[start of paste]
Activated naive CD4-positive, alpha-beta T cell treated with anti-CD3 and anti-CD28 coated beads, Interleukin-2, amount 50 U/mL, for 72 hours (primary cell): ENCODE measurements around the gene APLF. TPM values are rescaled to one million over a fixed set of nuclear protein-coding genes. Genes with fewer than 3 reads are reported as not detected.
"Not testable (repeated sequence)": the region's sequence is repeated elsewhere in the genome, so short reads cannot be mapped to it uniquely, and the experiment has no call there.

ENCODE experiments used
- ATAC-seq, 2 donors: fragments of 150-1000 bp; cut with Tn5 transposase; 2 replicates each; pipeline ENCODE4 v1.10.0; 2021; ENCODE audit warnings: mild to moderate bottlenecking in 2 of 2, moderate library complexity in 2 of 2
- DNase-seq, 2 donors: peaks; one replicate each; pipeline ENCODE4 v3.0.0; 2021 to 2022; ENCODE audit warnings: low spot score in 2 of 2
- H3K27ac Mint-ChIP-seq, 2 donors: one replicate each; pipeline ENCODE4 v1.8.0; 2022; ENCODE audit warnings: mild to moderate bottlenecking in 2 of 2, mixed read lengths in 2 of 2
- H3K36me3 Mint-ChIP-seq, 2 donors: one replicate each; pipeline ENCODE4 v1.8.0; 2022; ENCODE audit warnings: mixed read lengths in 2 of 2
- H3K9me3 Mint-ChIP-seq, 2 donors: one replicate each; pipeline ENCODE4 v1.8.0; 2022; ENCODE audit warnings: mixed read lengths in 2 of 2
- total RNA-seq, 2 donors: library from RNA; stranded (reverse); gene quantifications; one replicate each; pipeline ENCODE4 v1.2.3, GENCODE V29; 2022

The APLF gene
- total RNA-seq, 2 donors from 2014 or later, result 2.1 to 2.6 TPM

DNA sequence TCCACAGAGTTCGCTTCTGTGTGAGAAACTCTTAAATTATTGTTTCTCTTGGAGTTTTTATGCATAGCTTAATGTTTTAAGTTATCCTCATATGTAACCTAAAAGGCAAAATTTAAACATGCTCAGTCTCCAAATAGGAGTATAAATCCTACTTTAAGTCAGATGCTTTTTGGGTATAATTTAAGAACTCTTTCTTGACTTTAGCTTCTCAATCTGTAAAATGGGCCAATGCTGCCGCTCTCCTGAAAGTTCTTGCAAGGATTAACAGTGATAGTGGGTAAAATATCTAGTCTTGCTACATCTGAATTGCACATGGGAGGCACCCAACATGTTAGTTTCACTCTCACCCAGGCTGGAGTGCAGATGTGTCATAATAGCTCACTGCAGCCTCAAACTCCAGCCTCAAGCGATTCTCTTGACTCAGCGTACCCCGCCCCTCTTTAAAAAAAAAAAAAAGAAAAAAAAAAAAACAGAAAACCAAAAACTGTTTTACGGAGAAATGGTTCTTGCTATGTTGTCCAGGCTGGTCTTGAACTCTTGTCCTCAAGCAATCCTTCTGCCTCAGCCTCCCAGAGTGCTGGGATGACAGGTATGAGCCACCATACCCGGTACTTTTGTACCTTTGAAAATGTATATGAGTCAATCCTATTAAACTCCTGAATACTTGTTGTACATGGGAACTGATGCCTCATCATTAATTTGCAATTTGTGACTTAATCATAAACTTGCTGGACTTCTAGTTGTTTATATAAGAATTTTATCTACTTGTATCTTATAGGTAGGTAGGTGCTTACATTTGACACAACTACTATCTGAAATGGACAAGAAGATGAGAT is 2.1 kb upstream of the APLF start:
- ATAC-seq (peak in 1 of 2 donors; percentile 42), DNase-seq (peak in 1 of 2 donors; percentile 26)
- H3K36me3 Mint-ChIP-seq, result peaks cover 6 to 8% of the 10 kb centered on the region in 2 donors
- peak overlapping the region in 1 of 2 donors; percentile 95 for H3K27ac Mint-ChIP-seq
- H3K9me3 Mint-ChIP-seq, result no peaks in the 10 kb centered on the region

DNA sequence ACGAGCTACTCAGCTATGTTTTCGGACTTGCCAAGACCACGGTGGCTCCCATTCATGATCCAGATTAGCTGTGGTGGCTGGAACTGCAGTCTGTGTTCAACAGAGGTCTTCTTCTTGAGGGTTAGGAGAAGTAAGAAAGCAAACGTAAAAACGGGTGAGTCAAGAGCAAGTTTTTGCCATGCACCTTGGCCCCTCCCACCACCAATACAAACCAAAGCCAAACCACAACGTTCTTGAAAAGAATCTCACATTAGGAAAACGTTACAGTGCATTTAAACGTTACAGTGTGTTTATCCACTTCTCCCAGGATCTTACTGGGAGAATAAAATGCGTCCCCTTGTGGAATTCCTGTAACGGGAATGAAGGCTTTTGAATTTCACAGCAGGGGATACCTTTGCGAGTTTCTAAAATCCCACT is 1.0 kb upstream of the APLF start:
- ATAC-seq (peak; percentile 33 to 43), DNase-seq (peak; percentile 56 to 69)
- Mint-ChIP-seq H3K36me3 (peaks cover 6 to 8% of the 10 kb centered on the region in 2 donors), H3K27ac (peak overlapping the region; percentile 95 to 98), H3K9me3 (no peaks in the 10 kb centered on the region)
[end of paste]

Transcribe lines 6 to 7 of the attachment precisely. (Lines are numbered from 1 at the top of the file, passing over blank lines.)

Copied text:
- H3K27ac Mint-ChIP-seq, 2 donors: one replicate each; pipeline ENCODE4 v1.8.0; 2022; ENCODE audit warnings: mild to moderate bottlenecking in 2 of 2, mixed read lengths in 2 of 2
- H3K36me3 Mint-ChIP-seq, 2 donors: one replicate each; pipeline ENCODE4 v1.8.0; 2022; ENCODE audit warnings: mixed read lengths in 2 of 2